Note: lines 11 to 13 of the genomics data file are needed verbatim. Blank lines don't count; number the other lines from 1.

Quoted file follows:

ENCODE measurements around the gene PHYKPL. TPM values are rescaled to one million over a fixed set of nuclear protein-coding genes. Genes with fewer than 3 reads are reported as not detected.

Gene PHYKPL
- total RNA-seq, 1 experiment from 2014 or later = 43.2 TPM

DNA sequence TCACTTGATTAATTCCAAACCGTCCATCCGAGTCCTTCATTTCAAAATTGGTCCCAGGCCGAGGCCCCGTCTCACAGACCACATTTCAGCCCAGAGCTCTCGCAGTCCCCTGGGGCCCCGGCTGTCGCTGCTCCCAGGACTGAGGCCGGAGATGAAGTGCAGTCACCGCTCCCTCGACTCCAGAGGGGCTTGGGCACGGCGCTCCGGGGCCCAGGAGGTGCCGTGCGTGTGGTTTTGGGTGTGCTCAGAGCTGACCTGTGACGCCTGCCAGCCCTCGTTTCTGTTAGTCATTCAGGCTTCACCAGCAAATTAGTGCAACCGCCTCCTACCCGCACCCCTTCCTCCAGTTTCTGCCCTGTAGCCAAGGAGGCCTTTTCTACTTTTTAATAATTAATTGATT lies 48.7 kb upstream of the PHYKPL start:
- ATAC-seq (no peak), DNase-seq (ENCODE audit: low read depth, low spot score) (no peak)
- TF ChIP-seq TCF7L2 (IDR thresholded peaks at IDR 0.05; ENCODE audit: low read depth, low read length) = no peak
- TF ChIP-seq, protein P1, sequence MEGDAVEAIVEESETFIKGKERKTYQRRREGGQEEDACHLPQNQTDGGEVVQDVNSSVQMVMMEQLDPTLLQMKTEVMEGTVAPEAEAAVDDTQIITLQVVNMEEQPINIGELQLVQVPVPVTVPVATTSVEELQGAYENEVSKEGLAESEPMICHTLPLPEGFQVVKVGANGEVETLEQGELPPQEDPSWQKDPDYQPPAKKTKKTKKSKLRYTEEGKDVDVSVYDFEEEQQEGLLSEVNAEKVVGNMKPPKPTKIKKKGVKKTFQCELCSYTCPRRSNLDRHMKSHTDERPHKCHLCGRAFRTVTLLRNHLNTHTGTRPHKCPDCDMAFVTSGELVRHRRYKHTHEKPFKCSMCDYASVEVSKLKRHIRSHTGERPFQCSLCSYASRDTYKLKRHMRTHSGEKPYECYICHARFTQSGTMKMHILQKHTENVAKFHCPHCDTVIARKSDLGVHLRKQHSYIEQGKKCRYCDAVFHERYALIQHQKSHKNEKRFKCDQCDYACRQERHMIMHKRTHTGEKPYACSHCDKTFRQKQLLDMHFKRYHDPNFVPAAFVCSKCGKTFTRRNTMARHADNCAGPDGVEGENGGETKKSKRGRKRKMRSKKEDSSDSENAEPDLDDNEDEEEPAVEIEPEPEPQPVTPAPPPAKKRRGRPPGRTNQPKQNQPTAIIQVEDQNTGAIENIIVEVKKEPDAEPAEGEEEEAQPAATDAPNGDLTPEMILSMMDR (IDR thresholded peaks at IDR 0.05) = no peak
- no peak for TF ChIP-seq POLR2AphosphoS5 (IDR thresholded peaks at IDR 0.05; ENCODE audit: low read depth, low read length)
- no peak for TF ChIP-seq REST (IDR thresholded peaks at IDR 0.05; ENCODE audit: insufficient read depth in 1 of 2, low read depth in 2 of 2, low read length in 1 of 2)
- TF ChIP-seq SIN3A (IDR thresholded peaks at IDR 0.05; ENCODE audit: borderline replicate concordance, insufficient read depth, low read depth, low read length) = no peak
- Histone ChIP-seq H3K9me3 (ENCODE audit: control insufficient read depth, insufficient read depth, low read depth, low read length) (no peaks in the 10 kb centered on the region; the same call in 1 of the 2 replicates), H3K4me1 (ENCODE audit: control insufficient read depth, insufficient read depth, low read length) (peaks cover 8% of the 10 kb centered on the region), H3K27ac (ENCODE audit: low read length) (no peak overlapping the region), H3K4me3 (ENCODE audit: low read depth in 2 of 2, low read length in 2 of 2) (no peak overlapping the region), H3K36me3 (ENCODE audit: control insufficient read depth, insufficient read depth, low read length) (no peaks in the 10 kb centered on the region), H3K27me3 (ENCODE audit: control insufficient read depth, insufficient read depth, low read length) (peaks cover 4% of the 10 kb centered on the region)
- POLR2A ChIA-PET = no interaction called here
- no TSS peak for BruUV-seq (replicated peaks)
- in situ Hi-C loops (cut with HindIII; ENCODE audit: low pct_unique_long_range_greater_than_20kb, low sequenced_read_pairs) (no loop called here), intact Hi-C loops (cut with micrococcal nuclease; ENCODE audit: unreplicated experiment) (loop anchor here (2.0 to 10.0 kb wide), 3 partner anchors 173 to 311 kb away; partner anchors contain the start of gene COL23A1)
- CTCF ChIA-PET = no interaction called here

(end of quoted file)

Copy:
- Histone ChIP-seq H3K9me3 (ENCODE audit: control insufficient read depth, insufficient read depth, low read depth, low read length) (no peaks in the 10 kb centered on the region; the same call in 1 of the 2 replicates), H3K4me1 (ENCODE audit: control insufficient read depth, insufficient read depth, low read length) (peaks cover 8% of the 10 kb centered on the region), H3K27ac (ENCODE audit: low read length) (no peak overlapping the region), H3K4me3 (ENCODE audit: low read depth in 2 of 2, low read length in 2 of 2) (no peak overlapping the region), H3K36me3 (ENCODE audit: control insufficient read depth, insufficient read depth, low read length) (no peaks in the 10 kb centered on the region), H3K27me3 (ENCODE audit: control insufficient read depth, insufficient read depth, low read length) (peaks cover 4% of the 10 kb centered on the region)
- POLR2A ChIA-PET = no interaction called here
- no TSS peak for BruUV-seq (replicated peaks)